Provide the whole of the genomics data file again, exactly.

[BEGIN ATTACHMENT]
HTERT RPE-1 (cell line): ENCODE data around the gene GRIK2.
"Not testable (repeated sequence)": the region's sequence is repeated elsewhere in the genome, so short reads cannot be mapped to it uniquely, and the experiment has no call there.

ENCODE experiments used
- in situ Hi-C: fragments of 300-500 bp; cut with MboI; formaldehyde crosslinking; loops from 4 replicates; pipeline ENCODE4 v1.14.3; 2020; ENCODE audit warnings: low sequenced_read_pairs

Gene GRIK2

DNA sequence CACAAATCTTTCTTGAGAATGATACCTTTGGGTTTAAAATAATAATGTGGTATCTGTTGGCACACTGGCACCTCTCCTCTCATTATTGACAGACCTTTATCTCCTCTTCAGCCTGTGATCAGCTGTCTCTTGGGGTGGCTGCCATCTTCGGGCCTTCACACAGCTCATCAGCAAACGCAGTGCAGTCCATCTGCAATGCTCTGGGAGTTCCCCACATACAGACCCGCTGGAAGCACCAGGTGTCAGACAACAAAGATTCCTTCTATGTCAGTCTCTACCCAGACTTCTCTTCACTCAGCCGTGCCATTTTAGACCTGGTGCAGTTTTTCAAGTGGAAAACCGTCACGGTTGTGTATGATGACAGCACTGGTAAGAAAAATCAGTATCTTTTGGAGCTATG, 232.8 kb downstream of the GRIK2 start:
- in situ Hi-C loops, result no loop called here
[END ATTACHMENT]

HTERT RPE-1 (cell line): ENCODE data around the gene GRIK2.
"Not testable (repeated sequence)": the region's sequence is repeated elsewhere in the genome, so short reads cannot be mapped to it uniquely, and the experiment has no call there.

ENCODE experiments used
- in situ Hi-C: fragments of 300-500 bp; cut with MboI; formaldehyde crosslinking; loops from 4 replicates; pipeline ENCODE4 v1.14.3; 2020; ENCODE audit warnings: low sequenced_read_pairs

Gene GRIK2

DNA sequence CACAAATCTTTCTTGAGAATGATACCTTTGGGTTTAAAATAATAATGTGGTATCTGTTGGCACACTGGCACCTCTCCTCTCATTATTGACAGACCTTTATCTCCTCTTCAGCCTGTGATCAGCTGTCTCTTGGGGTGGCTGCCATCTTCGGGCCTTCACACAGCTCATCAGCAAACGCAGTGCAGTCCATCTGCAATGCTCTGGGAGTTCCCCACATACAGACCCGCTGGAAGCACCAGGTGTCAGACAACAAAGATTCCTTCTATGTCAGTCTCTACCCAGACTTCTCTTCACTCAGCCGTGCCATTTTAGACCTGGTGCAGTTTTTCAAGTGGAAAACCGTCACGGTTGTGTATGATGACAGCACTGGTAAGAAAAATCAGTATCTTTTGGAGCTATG, 232.8 kb downstream of the GRIK2 start:
- in situ Hi-C loops, result no loop called here